Blue Skies of Pluto

On July 14, 2015 NASA’s New Horizons probe captured Pluto’s night-side illuminated by sunlight. Ponder blue skies of Pluto – not so different from planet Earth.

Blue sky phenomenon stems from small atmospheric particles scattering sunlight. Earthly particles are nitrogen molecules, on Pluto sootish little particles called tholins do the job. From –

“The term “tholin” was coined by Carl Sagan and Bishun Khare to describe organic substances they obtained in Miller-Urey experiments on gas mixtures akin to atmosphere of Saturn’s moon Titan. On Pluto, tholins form high in the atmosphere where UV sunlight breaks apart nitrogen and methane molecules. The fragments re-combine to form complex macromolecules. These macromolecules continue to combine and grow until they become “tholins.”

Nightside of Earth –

Tholins themselves aren’t blue, rather gray or red particles scattering sunlight. Science believes some of Pluto’s splotchy red surface comes from Tholin particles falling from the atmosphere.

Pluto – Up Close and Personal

Ponder Pluto up close and personal. A 380 kilometer wide portrait, immortalized on July 14, 2015 by New Horizons at a distance of 18,000 kilometers.

Text below taken from earthsky. –

New Horizons snapped the picture looking back at Pluto about 15 minutes after its closest approach on July 14th. Backlit by the sun, Pluto’s rugged, icy mountains tower over a vast frozen plain extending to the horizon. The backlighting highlights more than a dozen layers of haze in Pluto’s tenuous but distended atmosphere.

The new pictures provide evidence for a remarkably Earth-like “hydrological” cycle on Pluto – but involving soft and exotic ices, including nitrogen, rather than water ice. There are signs of hazes, evaporation, precipitation, and flowing glaciers similar to the frozen streams on the margins of ice caps on Greenland and Antarctica.

New Pluto images wow scientists

New Horizons Live

Tomorrow morning at 7:49 am EDT, New Horizons will make her historic closest approach to Pluto. Linked below is a live feed from NASA. “Live” being relative in terms of imagery – with a delay of four and a half hours, it will be several days before Pluto is revealed up close and personal.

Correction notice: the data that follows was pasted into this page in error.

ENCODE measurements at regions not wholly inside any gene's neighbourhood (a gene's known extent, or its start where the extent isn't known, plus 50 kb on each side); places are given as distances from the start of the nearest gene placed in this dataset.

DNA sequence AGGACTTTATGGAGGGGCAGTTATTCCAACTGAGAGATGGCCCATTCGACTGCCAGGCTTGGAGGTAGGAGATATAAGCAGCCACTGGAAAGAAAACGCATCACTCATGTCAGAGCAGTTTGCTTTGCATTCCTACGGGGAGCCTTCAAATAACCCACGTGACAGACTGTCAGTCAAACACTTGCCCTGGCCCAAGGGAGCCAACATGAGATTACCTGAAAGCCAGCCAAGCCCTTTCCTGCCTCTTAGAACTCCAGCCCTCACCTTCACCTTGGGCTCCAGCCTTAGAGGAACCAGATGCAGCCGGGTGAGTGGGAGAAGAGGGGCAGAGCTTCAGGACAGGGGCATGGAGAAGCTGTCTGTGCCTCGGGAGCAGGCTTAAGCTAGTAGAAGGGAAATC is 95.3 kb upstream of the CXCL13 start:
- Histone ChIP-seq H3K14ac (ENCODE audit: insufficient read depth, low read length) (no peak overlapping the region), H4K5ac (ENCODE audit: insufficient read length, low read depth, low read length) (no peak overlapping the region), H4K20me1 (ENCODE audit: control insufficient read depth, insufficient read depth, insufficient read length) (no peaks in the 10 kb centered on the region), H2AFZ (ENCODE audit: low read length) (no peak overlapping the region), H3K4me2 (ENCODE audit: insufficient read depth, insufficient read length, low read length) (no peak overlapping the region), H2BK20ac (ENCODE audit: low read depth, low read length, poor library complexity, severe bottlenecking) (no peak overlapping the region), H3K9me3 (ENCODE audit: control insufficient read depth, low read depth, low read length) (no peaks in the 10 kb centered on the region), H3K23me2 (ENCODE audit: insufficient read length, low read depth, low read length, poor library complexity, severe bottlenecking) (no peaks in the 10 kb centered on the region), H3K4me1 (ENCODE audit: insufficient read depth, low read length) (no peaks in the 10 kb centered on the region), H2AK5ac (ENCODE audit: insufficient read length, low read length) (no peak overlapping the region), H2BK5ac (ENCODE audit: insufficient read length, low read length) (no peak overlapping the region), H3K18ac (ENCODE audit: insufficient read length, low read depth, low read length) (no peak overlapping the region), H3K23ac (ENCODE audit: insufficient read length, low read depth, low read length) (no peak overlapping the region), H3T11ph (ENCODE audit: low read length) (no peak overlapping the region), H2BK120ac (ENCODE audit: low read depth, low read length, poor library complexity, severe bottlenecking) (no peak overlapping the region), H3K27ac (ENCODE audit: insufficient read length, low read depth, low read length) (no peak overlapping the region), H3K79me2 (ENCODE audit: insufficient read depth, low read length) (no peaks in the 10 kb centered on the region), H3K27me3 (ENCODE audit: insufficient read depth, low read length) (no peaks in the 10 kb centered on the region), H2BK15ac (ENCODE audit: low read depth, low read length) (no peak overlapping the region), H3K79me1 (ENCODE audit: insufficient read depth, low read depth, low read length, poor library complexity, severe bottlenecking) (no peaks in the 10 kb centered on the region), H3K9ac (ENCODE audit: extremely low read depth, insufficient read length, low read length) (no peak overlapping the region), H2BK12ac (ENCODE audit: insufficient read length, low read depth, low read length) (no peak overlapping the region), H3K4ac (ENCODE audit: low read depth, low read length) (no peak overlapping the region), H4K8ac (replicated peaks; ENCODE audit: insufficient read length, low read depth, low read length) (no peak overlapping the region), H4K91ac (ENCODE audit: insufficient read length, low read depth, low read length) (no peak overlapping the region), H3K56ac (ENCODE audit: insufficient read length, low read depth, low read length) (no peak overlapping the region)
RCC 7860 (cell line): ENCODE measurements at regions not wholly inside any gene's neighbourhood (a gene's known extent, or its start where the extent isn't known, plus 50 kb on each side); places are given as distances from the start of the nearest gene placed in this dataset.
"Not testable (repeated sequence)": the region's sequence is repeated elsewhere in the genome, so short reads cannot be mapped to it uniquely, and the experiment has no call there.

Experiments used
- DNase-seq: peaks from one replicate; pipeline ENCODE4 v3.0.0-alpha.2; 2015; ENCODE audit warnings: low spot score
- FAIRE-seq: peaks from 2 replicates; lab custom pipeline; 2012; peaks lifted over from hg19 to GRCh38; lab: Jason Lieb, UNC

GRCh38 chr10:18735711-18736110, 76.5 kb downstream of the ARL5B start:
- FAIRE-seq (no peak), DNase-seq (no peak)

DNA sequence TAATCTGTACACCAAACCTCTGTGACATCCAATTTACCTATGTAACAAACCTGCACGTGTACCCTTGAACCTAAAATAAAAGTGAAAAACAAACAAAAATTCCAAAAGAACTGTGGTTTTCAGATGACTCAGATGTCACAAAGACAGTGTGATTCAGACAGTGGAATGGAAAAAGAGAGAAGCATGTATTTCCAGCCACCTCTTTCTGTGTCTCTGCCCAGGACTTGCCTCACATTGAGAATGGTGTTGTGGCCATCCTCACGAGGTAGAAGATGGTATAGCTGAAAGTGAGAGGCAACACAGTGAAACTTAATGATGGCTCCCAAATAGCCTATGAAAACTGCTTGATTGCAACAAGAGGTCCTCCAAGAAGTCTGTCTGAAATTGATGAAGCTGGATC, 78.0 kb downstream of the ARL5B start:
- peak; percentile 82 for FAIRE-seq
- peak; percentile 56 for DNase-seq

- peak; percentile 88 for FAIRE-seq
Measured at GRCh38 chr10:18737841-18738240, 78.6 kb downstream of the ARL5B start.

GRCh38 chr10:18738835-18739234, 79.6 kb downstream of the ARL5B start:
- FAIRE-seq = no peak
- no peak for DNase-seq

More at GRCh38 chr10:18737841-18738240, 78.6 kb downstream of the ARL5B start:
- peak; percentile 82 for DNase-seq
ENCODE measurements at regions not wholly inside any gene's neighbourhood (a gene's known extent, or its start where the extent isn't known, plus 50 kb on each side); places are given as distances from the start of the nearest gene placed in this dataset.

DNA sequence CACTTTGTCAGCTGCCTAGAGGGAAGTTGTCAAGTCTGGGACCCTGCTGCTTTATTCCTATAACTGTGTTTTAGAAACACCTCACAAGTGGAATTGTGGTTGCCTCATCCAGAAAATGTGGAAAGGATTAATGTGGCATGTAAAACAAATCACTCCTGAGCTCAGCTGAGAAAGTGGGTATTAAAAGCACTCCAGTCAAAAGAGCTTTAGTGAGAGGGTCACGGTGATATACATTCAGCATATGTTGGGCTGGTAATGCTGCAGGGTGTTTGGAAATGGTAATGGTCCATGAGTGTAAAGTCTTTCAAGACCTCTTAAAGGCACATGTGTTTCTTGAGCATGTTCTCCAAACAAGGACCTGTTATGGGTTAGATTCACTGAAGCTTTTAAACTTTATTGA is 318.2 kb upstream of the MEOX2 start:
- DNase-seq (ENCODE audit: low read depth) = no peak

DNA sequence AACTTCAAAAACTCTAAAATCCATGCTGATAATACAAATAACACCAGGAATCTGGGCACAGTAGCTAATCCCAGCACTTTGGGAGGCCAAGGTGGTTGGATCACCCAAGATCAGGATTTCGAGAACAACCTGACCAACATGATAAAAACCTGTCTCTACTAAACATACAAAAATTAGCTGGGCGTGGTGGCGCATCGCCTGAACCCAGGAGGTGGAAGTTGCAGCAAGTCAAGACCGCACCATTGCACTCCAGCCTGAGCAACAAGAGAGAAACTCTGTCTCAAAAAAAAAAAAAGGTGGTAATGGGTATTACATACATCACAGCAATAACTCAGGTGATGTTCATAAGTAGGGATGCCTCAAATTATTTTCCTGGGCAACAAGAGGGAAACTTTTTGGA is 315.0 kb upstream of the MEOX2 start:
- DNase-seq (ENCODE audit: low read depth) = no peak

NASA has scheduled a news conference for 3 pm eastern to reveal New Horizon’s first photographs. Up until now, New Horizons images of Pluto came from LORRI (Long Range Reconnaissance Imager). Once New Horizons settles into close orbit, Ralph and Alice get to work. Named after Ralph and Alice Kramden on The Honeymooners, Alice sees the ultraviolet spectrum, Ralph in full colour.

New Horizons Nearing Pluto

In less than a week, July 14 dawns with New Horizons orbiting Pluto at 12,500 kilometers. One of New Horizons niftiest capabilities comes from LORRI – Long Range Reconnaissance Imager, a remarkable high definition camera.

Take a few minutes to watch this video from the National Space Society.

This image of Pluto from New Horizons’ Long Range Reconnaissance Imager (LORRI) was received on July 8. This view is centered roughly on the area that will be seen close-up during New Horizons’ July 14 closest approach. This side of Pluto is dominated by three broad regions of varying brightness. Most prominent are an elongated dark feature at the equator, informally known as “the whale,” and a large heart-shaped bright area measuring some 1,200 miles (2,000 kilometers) across on the right. Above those features is a polar region that is intermediate in brightness. Image credit: NASA-JHUAPL-SWRI

Image taken on July 7 at a distance of 8 million kilometers by LORRI. When New Horizons reaches closest orbit on July 14, resolution will be 500 times clearer. Of interest are the elongated dark spot (dubbed – the whale) and heart shaped bright spot. This is the same view New Horizons will concentrate efforts on July 14. The “whale” measures 3000 kilometers, the “bright spot”, roughly 1,200 kilometers across.

From –

“The elongated dark area informally known as “the whale,” along the equator on the left side of the map, is one of the darkest regions visible to New Horizons. It measures some 1,860 miles (3,000 kilometers) in length.

Directly to the right of the whale’s “head” is the brightest region visible on the planet, which is roughly 990 miles (1,600 kilometers) across. This may be a region where relatively fresh deposits of frost—perhaps including frozen methane, nitrogen and/or carbon monoxide—form a bright coating.

Continuing to the right, along the equator, we see the four mysterious dark spots that have so intrigued the world, each of which is hundreds of miles across. Meanwhile, the whale’s “tail,” at the left end of the dark feature, cradles a bright donut-shaped feature about 200 miles (350 kilometers) across. At first glance it resembles circular features seen elsewhere in the solar system, from impact craters to volcanoes. But scientists are holding off on making any interpretation of this and other features on Pluto until more detailed images are in hand.”

Ponder New Horizons, a little probe nine years and five billion kilometers from Earth, traveling at 49,600 Kph., about to settle into orbit 12,500 kilometers above Pluto. If that doesn’t raise your holy crap meter, nothing will.